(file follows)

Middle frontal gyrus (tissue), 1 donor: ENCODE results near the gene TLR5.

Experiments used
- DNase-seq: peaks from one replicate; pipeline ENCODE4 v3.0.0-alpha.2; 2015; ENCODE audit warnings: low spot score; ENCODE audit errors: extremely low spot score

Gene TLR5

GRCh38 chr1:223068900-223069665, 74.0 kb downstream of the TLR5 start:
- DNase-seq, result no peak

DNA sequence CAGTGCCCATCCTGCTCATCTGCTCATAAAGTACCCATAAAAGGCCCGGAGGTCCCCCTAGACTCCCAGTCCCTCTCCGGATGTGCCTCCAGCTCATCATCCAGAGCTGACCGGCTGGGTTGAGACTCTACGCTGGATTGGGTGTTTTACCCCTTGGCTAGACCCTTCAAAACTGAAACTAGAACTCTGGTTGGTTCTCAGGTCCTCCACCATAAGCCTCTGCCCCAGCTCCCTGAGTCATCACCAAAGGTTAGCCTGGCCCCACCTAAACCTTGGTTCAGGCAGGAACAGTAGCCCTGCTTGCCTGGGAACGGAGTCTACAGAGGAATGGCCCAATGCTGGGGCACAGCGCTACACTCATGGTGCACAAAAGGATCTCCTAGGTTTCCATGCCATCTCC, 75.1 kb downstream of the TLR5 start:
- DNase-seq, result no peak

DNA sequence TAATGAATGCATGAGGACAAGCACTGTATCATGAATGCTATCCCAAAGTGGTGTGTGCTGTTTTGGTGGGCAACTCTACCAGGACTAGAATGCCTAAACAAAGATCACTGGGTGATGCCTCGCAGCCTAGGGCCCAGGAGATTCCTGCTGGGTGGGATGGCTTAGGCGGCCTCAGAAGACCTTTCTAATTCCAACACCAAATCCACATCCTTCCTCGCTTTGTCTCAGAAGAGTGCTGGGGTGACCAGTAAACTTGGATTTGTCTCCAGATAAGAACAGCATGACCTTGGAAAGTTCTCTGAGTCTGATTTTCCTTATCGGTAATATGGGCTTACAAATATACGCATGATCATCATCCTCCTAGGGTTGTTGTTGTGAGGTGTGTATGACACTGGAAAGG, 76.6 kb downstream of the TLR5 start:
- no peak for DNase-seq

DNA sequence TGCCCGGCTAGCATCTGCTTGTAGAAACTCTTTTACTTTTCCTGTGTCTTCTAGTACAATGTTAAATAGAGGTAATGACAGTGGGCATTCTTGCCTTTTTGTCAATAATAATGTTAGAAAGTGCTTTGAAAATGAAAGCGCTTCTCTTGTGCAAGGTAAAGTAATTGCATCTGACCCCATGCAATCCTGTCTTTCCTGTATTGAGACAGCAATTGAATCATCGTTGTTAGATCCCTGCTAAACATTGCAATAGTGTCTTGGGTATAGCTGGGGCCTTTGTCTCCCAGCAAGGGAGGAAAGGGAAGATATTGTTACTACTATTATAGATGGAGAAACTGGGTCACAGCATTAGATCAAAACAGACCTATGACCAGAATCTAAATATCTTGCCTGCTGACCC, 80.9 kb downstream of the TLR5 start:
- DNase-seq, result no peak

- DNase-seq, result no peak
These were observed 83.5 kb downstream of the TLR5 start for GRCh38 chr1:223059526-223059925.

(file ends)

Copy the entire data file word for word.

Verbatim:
Middle frontal gyrus (tissue), 1 donor: ENCODE results near the gene TLR5.

Experiments used
- DNase-seq: peaks from one replicate; pipeline ENCODE4 v3.0.0-alpha.2; 2015; ENCODE audit warnings: low spot score; ENCODE audit errors: extremely low spot score

Gene TLR5

GRCh38 chr1:223068900-223069665, 74.0 kb downstream of the TLR5 start:
- DNase-seq, result no peak

DNA sequence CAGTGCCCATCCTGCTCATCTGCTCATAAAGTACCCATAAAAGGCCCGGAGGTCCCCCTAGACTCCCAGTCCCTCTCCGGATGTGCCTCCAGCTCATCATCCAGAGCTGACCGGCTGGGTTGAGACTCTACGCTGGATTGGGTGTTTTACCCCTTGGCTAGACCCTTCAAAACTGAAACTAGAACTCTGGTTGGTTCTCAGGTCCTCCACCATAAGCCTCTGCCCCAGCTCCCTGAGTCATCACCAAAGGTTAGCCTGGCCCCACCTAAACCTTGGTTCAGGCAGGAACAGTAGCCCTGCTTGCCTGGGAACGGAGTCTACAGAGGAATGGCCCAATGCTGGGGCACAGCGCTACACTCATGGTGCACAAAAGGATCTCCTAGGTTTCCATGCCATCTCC, 75.1 kb downstream of the TLR5 start:
- DNase-seq, result no peak

DNA sequence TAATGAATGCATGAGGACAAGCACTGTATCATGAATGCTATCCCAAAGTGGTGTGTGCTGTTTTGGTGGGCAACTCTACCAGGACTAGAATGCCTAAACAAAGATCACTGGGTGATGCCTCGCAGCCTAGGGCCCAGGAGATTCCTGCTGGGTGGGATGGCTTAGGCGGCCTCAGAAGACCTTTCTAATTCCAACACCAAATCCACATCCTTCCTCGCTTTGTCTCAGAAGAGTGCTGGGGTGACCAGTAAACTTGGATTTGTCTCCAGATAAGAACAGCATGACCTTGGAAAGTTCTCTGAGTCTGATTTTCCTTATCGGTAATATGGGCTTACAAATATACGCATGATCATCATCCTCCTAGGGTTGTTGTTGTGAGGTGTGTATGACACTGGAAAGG, 76.6 kb downstream of the TLR5 start:
- no peak for DNase-seq

DNA sequence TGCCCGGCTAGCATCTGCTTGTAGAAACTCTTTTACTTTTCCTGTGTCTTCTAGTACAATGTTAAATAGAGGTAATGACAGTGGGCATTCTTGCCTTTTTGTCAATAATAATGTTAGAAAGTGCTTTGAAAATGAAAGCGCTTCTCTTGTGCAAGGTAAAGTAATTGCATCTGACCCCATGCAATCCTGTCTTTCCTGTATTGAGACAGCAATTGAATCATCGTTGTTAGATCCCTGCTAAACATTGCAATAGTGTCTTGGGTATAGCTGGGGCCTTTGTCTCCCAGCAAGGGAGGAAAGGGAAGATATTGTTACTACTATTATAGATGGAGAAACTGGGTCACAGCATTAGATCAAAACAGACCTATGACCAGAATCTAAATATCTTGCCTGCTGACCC, 80.9 kb downstream of the TLR5 start:
- DNase-seq, result no peak

- DNase-seq, result no peak
These were observed 83.5 kb downstream of the TLR5 start for GRCh38 chr1:223059526-223059925.